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- Submitted: Apr 28 2012 03:08 PM
- Last Updated: Apr 28 2012 03:08 PM
- File Size: 3.91MB
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- Author: Shlomo ben Buya'a
- e-Sword Version: 9.x - 10.x
- Tab Name: Hot-Aleppo
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The Aleppo Codes (AD 920) 9x-10x
Shlomo ben Buya'a
9.x - 10.x
The Aleppo Codex
The Aleppo Codex (Hebrew: Keter Aram Tzova) is a medieval bound manuscript of the Hebrew Bible. The consonants in the codex were copied by the scribe Shlomo ben Buya'a in Israel circa 920. The text was then verified, vocalized, and provided with Masoretic notes by Aaron ben Asher. Ben-Asher was the last and most prominent member of the Ben-Asher dynasty of grammarians from Tiberias, which shaped the most accurate version of the Masorah and, therefore, the Hebrew Bible. \par\par
The codex has long been considered to be the most authoritative document in the masorah ("transmission"), the tradition by which the Hebrew Scriptures have been preserved from generation to generation. Surviving examples of responsaliterature show that the Aleppo Codex was consulted by far-flung Jewish scholars throughout the Middle Ages, and modern studies have shown it to be the most accurate representation of Masoretic principles in any extant manuscript, containing very few errors among the roughly 2.7 million orthographic details that make up the Masoretic Text. \par\par
The Karaite Jewish community of Jerusalem received the book from Israel ben Simha of Basra sometime between 1040 and 1050, about a hundred years after it was made. It was cared for by the brothers Hizkiyahu and Joshya, Karaite religious leaders who eventually moved to Fustat in 1050. The codex, however, stayed in Jerusalem until the latter part of that century. After the Fall of Jerusalem (1099) during the First Crusade, the synagogue was plundered and the Crusaders held the codex and other holy works for ransom. The codex was transferred to Egypt, whose Jews paid a high price for it. It was preserved at the Rabbanite synagogue in Cairo, where it was consulted by Maimonides, who described it as a text trusted by all Jewish scholars. It is rumoured that in 1375 one of Maimonides' descendants brought it to Aleppo, Syria, leading to its present name. \par\par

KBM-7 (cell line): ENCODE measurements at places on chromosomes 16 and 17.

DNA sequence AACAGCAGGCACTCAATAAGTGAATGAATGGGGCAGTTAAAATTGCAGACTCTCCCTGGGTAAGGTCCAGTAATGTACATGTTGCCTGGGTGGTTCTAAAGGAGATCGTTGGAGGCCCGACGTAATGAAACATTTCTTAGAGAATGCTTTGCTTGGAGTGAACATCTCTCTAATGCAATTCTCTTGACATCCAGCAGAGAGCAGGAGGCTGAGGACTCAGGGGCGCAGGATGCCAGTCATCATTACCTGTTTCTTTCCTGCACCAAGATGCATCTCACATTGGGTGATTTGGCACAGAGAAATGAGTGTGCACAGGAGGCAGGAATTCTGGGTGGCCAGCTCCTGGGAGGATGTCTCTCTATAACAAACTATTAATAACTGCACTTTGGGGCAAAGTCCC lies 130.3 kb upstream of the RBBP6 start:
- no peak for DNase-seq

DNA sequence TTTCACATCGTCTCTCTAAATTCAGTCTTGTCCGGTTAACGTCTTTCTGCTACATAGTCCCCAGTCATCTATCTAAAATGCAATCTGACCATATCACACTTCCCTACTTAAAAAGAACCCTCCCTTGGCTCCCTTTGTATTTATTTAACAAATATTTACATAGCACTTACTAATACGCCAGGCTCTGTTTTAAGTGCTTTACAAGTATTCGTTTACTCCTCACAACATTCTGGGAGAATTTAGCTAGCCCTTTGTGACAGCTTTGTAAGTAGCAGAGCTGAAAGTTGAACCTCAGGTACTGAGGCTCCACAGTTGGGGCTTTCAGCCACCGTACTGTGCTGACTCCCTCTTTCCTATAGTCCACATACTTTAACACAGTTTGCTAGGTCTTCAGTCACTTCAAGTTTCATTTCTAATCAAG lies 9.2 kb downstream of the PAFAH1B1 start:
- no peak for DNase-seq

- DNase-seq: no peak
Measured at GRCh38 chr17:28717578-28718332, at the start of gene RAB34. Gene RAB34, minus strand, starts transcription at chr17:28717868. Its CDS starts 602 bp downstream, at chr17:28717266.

The Aleppo community guarded the Codex zealously for some six hundred years: it was kept in a special cupboard (later, an iron safe) in a basement chapel of the synagogue. It was regarded as the community's most sacred possession. The community received queries from Jews around the world, who asked that various textual details be checked, correspondence which is preserved in the responsa literature, and which allows for the reconstruction of certain details in the parts that are missing today. Most importantly, in the 1850s, R. Shalom Shachne Yellin sent his son in law, Moses Joshua Kimchi, to Aleppo, to copy information about the Codex; Kimchi sat for weeks, and copied thousands of details about the codex into the margins of a small handwritten Bible. (The existence of this Bible was known to twentieth-century scholars from the book ‘Ammudé Shesh by Rabbi S. S. Boyarski, and then the actual Bible itself was discovered by Yosef Ofer in 1989.) \par\par
During the riots against Jews and Jewish property in Aleppo in December 1947, the community's ancient synagogue was burned and the Codex was damaged, so that no more than 294 of the original 487 pages survived. In particular, only the last few pages of the Torah are extant. \par\par
The only modern scholar allowed to compare it with a standard printed Hebrew Bible and take notes on the differences was Umberto Cassuto. This secrecy made it impossible to confirm the authenticity of the Codex, and indeed Cassuto doubted that it was Maimonides' codex, though he agreed that it was 10th century. \par\par
Rabbi Mordechai Breuer began his own reconstruction of the Masoretic text on the basis of other well-known ancient manuscripts. His results matched the Aleppo Codex almost exactly. Thus today, Breuer's version is used authoritatively for the reconstruction of the missing portions of the Aleppo Codex. The Keter Yerushalayim, printed in Jerusalem in 2000, is a modern version of the Tanakh, based on the Aleppo Codex and the work of Breuer.
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